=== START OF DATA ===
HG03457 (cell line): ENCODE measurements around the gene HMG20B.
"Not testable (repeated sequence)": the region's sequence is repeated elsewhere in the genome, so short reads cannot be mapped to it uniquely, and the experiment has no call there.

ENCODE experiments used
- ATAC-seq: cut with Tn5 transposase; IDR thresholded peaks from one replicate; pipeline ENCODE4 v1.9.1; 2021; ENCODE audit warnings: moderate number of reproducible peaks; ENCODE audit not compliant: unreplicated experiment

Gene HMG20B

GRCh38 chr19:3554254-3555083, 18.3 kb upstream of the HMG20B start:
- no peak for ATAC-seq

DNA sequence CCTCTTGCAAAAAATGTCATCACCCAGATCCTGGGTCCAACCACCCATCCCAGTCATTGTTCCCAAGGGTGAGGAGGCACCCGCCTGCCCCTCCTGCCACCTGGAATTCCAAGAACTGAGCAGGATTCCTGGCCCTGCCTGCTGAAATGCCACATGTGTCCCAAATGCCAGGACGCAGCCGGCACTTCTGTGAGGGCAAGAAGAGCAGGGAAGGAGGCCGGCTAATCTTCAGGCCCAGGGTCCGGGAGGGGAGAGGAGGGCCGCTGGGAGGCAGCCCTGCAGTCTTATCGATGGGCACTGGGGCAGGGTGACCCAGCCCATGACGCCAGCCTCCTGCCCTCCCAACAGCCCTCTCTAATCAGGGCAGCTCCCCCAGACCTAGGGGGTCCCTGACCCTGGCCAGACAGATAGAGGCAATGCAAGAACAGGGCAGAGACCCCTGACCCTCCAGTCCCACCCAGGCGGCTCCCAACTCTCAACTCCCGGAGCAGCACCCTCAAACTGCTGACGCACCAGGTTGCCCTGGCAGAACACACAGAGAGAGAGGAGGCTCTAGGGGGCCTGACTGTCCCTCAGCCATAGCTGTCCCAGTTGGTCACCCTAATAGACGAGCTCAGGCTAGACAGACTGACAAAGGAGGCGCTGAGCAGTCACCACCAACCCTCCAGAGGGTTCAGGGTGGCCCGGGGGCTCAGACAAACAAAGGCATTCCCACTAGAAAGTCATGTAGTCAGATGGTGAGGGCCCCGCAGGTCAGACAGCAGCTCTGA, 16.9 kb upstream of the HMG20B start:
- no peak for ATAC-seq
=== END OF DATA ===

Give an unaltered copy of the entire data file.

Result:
HG03457 (cell line): ENCODE measurements around the gene HMG20B.
"Not testable (repeated sequence)": the region's sequence is repeated elsewhere in the genome, so short reads cannot be mapped to it uniquely, and the experiment has no call there.

ENCODE experiments used
- ATAC-seq: cut with Tn5 transposase; IDR thresholded peaks from one replicate; pipeline ENCODE4 v1.9.1; 2021; ENCODE audit warnings: moderate number of reproducible peaks; ENCODE audit not compliant: unreplicated experiment

Gene HMG20B

GRCh38 chr19:3554254-3555083, 18.3 kb upstream of the HMG20B start:
- no peak for ATAC-seq

DNA sequence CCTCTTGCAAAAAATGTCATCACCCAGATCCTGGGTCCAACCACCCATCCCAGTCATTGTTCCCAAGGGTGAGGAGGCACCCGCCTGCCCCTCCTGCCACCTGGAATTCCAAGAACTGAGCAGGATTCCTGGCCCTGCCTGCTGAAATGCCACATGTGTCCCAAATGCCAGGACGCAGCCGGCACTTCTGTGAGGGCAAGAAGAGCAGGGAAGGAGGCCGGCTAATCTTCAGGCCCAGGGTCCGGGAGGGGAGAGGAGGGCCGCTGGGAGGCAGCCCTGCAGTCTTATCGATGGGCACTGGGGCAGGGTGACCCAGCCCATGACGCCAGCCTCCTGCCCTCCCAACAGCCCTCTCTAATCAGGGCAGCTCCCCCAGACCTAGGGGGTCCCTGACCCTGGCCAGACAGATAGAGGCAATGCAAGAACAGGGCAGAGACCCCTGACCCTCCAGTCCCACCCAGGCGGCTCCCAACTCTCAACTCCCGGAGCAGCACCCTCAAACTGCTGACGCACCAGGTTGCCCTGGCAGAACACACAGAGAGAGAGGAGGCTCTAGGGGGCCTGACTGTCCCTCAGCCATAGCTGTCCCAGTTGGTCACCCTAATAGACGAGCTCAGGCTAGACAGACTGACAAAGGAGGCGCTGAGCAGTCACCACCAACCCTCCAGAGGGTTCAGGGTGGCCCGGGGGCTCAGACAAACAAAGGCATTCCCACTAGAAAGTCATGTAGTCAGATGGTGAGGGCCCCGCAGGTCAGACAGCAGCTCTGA, 16.9 kb upstream of the HMG20B start:
- no peak for ATAC-seq